Plum TreeUsually, when I’m writing new drafts (or complete rewrites) I can get up to 3 and 1/2 pages, and call that a good day of writing. It’s usually less on days when I work in the morning and I can’t get myself up, and there are, of course, those awful days with nothing at all, but on a day off when I can focus on writing, that’s what I get, and I’m pretty happy with it.

With this story, the 3 pages can come out in the early light of morning, and on the good days, when I’m home, I can get 5 to 7 pages.

I’ve hit that number on other stories, though not quite so regularly as this. I keep waiting for myself to smash into a wall, but that hasn’t happened yet. The story keeps flowing out, and even if I sometimes write in a circle, I manage to keep pushing things forward.

I’m not sure what’s different this time. Is it that I’ve made an outline? No, I’ve done that before. Maybe I just really enjoy these characters? No, because I can’t see a first draft to the big THE END unless I love the people I’m writing about. Maybe the rhythm I figured out in NaNoWriMo is helping me, maybe I’ve just built up the muscle enough that I can finally pump a heavier writing weight. Maybe I’m finally shoving my anxiety out of the way, so I can write with one less thing impeding me. Maybe it’s not something I’m thinking of at all.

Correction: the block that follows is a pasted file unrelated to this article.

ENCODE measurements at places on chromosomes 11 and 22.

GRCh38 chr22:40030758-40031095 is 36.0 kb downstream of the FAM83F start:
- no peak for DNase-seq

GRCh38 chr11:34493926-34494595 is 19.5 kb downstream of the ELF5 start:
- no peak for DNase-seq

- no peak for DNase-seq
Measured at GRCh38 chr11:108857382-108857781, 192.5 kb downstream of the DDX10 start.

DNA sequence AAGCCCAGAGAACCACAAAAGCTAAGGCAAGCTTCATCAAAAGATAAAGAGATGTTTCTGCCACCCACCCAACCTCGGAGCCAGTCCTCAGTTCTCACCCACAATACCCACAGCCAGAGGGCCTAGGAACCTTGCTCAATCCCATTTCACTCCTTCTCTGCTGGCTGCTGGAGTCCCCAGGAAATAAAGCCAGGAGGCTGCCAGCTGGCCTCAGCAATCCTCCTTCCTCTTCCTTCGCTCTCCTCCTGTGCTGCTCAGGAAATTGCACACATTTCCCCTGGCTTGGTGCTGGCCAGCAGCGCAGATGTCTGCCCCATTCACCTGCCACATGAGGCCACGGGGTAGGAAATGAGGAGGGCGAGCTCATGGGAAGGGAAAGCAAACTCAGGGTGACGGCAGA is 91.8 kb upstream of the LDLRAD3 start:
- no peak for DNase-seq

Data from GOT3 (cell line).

I do know that there is a chance that this momentum will pass. I know that I could run into a block, or on a read-through I’ll see all the parts that won’t work, and I’ll be overwhelmed by my inability to fix them on my own.

But for now, it is so fun to roll with it. To look at my notebook and see all the pages I’ve filled, to watch that little callous on my right middle finger grow because I can’t stop the story, even when my hand hurts, even when all that writing makes my brain feel like it’s swelling. I’m enjoying all the scribbles, the pen marks on my hand, the cramp in my butt because I’ve kept writing for a half our longer than I meant to and now I’ve been sitting for too long.